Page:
Tributes to Paul Carter Harrison by former students and later colleagues attest to his compelling influence and lasting legacy. He was “one of those rare people whom I never wanted to disappoint. He gave assignments that he knew would shape me and my work a decade later, and was willing to wait for what he knew would be great” (Maria E. Hamilton Abegunde, Asst. Professor, African American and African Diaspora Studies).
Another tribute depicts Paul’s influence as “priestly,” like those whose work “takes them deep into the mysteries of life,” and the power of whose work “my ancestors knew would take me into places for which I needed love, clarity, ethics, and language.” Moreover: “He reminded me of what I instinctively loved about Black expressivity but could not, at one point, label. He helped sharpen my eye so I could distinguish the beauty from the bunk.” Then the writer concludes, “He was the teaching elder I needed at a pivotal point in my career, one who practiced what he professed and modeled for me how to do the same” (Omiyemi Artisia Green).
Yet another source offers a set of characteristics that distinguished Paul among African American professionals of his generation. “He was ‘proper’ talking, as southerners might say, eloquence and eccentricity rolled into a slightly aristocratic, throw-back Black intellectual package of a man that only Paul could pull off.” Then this writer adds another generational perspective: “[With] his broad artistic intellect and unique persona, Paul seemed to embody the Africana aesthetic of my parents’ generation, the foundational aesthetic on which contemporary Black arts rest.”
Describing Paul Carter Harrison as a lecturer, this writer offers an interesting snapshot:
My final encounter with Paul [featured his] attempt to simplify his scholarly keynote address delivered to theater directors, dramaturgs, and scholars at a national conference on Black theater in Washington DC. His address was filled with . . . sentences so saturated with connections between August Wilson plays, Black theater, African spirituality, and African American music and musicians, dance and visual arts, that you could not help but be amazed by his genius . . .
Then, by way of contrast, the writer concludes:
Although Paul Carter Harrison seemed to be a walking encyclopedia of Black theater and art, he was a kind spirit of a man. He always tried to explore the deeper meanings of humanity and creativity in this world we call Black art, and he inspired others to do the same. (Nathan)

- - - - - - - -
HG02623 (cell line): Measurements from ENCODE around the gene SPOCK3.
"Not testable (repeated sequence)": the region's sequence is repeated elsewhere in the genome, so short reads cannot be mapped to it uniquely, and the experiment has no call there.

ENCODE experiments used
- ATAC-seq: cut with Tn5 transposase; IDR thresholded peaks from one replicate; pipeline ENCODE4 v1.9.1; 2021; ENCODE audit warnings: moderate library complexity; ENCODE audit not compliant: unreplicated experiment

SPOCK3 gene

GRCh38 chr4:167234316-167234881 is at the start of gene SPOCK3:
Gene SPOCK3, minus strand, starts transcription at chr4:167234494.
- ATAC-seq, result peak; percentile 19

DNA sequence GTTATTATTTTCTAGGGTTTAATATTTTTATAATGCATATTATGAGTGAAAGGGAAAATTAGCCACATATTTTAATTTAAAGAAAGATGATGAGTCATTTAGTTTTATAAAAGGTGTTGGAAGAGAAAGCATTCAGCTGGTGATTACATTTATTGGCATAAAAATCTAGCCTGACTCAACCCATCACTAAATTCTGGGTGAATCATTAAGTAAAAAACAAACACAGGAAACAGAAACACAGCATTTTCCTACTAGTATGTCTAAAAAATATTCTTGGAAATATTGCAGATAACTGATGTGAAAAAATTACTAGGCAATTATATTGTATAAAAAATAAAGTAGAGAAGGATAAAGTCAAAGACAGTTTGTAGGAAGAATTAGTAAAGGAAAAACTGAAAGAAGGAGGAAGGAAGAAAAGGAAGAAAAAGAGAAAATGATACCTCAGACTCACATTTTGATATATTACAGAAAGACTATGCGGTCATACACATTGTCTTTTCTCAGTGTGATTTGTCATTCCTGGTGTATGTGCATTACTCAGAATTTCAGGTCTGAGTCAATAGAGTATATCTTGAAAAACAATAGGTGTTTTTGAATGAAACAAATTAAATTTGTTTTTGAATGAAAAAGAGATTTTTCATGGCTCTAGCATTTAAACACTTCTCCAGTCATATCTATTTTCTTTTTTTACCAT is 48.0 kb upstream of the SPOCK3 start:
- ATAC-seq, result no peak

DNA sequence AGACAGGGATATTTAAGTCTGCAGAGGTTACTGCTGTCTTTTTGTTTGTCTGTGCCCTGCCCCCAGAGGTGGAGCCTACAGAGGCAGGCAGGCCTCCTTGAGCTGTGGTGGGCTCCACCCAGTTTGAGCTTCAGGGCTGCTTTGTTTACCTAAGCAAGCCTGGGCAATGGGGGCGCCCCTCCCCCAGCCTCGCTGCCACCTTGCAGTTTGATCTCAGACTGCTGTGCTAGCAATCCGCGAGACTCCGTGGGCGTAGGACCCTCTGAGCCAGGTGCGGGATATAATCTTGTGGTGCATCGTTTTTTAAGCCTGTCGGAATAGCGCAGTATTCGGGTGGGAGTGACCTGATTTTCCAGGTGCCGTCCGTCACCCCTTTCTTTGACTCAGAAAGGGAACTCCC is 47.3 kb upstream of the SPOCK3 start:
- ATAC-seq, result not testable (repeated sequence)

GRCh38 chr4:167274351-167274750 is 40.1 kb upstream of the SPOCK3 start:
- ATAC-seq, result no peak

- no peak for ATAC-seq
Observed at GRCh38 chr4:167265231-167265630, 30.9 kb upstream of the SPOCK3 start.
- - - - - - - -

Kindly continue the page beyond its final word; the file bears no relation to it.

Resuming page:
Beyond his books mentioned above, other commentators typically recall Paul’s Obie Award winning play “The Great MacDaddy” (1974) and his Blues Operetta, “Anchorman” (2002). One such source highlights how determined the playwright was in “The Great MacDaddy” to display “the African and African American linkage . . . with tropes on African folklore and tales [and] with a nod to classical Greek legends.”
An enviable resource for autobiographical details can be found in a 2004 series of interviews that is archived at HistoryMakers.org. There Paul shared the details of his life journey that began with his birth on March 1, 1936 in New York city, and that included highlights such as his parents’ involvement in the Garvey movement, the AME Church, and the Gullah tradition. As a teenager he discovered art and politics in Greenwich Village, “spending time with Amiri Baraka, Ted Joans, Billy Dee Williams and a coterie of jazz musicians. After a stint at New York University, he transferred to Indiana University in 1953 where he continued his association with artists and musicians such as David Baker and Freddie Hubbard.” (Herb Boyd, New York Amsterdam News, January 20, 2022)
After returning to New York, and following his master’s degree at the New School for Social Research, Paul moved to Spain and then the Netherlands. There he joined a group of fellow artists and writers that included the actress whom he married, Ria Vroemen. He is survived by their daughter, Fonteyn Harrison, grandson Nigel Plattel, and wife Wanda Malone. Happily residing in Panama in recent years he was back in Atlanta for these past months, writing and editing while enjoying the care and company of family.
Family remembrances also conclude Paul’s HistoryMakers.org interviews, alongside such compelling topics as his hopes and concerns for African American communities, reflections on his life and legacy, how he wanted to be remembered, and narrative accompaniments to his photograph collections. Another trove of archival materials is available in the collection of Paul Carter Harrison Papers, 1939-2016, archived at Emory’s Stuart A. Rose Manuscript, Archives and Rare Book Library and accessible for research.